I’ve been busy with all sorts of miniature works from 200 x 200mm square paintings, to prints of my original paintings for on-line sales on myfacebook page, to greetings cards for the up-coming festive season market which are on sale in mygallery.
And if you don’t already love miniatures here are 7 good reasons why you should!
Perfect for presents – small works are great for gifting or donating.
Tiny easels are so cute! Display your miniatures on your desk, shelf or side table.
Totally on trend – the resurgence of all things miniature is at an all-time high.
Easy to afford – small paintings mean smaller prices: an affordable way to start an original art collection.
Easier to reorganise – with small artworks you can ring the changes without having to lug about awkward and heavy pieces.
Totally transportable – moving small artworks, packing them, transporting them and mailing them is infinitely easier in petite sizes.
Easy to accommodate – easy to buy because there’s always room in your home for another tiny treasure.
I was so excited as few weeks ago to be approached by Linda Hodnett, the Managing Editor of the South African Artist Magazine, to do a demo for her wonderful publication. Now I am thrilled with the article she has published which explains step-by-step how I create ‘Hillary’ a very bossy little ostrich.
Check out the magazine if you can. It’s full of useful and interesting articles.
It’s also available on line.
I love to paint in watercolours. I love the way in which the paint moves and the colours run. Done well, you can create the most wonderful loose paintings with this exciting and often unpredictable medium. Here are some tips to help you achieve stunning results:
1. Brushes are important but they don’t have to be expensive ones. All you really need is two round, two flat and one rigger. For round brushes I’d suggest a 1 or 2 inch and a 5 inch and flat brushes a 3 inch and a 6 or 7 inch. Personally, I rarely use a round brush, I prefer to use flat brushes, and I love my rigger!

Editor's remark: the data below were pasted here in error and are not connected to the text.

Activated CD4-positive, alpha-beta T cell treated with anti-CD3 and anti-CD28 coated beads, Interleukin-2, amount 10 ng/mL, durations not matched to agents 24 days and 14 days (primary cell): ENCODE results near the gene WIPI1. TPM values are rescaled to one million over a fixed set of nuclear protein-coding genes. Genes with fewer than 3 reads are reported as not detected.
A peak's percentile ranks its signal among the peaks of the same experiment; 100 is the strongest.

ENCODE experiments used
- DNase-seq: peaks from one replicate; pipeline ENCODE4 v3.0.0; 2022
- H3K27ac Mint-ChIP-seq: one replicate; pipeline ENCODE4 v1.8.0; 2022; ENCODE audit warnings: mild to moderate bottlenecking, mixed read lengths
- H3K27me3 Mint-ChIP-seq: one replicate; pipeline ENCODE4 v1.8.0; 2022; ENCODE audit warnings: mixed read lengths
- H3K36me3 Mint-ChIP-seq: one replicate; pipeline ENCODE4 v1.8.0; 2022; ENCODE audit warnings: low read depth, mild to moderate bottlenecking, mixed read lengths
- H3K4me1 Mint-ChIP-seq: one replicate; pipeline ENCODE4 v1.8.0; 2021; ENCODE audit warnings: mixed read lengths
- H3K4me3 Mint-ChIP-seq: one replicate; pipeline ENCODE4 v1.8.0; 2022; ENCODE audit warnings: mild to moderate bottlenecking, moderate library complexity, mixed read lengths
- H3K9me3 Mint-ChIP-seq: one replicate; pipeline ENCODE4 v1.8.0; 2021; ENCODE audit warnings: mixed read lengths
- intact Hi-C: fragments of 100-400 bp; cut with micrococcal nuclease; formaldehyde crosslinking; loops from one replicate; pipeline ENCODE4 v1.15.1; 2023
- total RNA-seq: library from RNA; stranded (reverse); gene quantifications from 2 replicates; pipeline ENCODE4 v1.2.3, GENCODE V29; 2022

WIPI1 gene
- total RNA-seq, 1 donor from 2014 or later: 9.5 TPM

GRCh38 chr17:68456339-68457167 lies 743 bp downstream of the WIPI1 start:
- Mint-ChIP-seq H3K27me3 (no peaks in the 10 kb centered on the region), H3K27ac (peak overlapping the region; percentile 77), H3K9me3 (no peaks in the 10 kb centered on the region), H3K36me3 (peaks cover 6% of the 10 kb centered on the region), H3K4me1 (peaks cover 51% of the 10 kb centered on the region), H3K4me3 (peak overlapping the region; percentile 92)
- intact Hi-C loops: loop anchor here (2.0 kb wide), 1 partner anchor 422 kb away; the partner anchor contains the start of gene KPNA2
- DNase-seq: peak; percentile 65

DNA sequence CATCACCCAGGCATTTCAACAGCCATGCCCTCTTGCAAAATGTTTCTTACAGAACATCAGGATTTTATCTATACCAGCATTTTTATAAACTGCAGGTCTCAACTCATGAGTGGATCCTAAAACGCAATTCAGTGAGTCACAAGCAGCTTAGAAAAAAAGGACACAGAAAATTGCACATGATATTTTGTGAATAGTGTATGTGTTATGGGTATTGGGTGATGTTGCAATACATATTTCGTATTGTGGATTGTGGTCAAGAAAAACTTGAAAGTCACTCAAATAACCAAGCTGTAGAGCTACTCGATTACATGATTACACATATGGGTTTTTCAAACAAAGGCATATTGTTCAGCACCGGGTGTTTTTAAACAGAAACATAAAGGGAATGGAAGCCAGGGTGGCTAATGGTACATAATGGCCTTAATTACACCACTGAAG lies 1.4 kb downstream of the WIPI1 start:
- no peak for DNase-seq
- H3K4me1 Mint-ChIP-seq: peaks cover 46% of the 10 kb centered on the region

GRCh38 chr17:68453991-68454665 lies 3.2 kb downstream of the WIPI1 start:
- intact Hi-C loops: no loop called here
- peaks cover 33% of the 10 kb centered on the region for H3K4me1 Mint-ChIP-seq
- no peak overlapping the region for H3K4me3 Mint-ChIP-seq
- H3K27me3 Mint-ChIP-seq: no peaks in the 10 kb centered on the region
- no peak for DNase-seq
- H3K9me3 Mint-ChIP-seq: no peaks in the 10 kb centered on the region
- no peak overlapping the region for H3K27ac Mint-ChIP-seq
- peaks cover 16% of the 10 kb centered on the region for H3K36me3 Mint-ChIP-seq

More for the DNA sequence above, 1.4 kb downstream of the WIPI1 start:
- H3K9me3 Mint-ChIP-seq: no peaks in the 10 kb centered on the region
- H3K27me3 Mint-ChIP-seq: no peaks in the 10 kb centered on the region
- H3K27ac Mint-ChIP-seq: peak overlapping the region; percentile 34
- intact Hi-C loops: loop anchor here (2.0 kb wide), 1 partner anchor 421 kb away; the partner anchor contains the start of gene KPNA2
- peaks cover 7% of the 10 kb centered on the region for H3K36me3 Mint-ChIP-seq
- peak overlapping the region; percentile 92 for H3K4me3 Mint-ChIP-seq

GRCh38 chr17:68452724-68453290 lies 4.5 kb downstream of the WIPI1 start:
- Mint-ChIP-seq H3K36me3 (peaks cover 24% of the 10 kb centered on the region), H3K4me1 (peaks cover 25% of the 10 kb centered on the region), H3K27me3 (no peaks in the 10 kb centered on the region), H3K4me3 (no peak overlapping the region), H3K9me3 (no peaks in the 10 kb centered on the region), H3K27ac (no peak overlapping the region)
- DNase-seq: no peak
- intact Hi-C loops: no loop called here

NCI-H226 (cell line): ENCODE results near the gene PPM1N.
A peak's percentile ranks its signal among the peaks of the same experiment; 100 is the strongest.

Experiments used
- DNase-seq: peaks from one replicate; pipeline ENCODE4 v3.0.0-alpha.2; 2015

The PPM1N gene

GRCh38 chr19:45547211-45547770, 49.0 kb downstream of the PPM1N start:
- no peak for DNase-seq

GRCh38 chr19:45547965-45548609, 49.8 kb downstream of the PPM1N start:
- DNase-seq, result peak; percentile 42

2. I use nothing less 240gsm paper (otherwise you must stretch it before you start painting). I tend to use 300gsm. If the paper does buckle, once you have finished your painting and it has dried, you can damp the back of the painting slightly, cover with a towel and weigh down with some heavy books while it dries out.
3. Use large containers for your water and change the water regularly. It is the only way to keep colours clean and pure. I can’t emphasis this enough!
4. Don’t be mean with your paints. Don’t just squeeze out little bits. I have often seen washes and paintings ruined because the artist hasn’t mixed enough paint at the outset.
5. Always have paper towels to hand to mop up or lift off some of the paint if you need to.
6. For greater transparency use more water, then while the paper is still damp, drop in more colour for the darker areas and let it mix by itself. Don’t mess with it or try to mix it in as this leads to muddy work.
7. Don’t be scared. For example, if you have lost some of the white areas, these can be brought back using opaque white or white acrylic ink.
8. Have a smaller piece of paper handy to test your colours before you commit them to your painting.
9. I always have a selection of different palettes to hand. Then if the colours start looking muddy on the palette I can quickly grab a fresh one. I have no time to wash things out once I start painting as I some so totally involved in what I’m doing.
10. Finally, balance in a painting is hugely important. Don’t use a colour only in one part of the painting. Make sure you repeat the same colour, or a lighter or darker tone of it, elsewhere in your painting.
Art competitions are a good opportunity to grow as an artist and develop your art career. Prizes benefit artists in ways that matter: the chance to participate in an exhibition, cash, or promotional material and opportunities. Winning an art competition is great! It is something you can add to your CV, mention to collectors and publicise on your website, blog or facebook page. By entering art competitions, whether you are selected or not, you demonstrate that you take your art seriously.
Five basic tips when entering:
1. Do your research and make sure you understand the theme and media allowed. Your art should fit with what the competition organisers are looking for.
2. Read the application thoroughly and follow the instructions. The application should be filled out entirely, with the correct amount of images and the image files labelled properly.
3. The size, resolution and quality of photos is important. If the organisers ask for certain size submissions in terms of pixels or inches and resolution, follow it. There are several free photo editing programs which you can download or use online. Make your images as good as they can be – properly cropped and with good colour and contrast.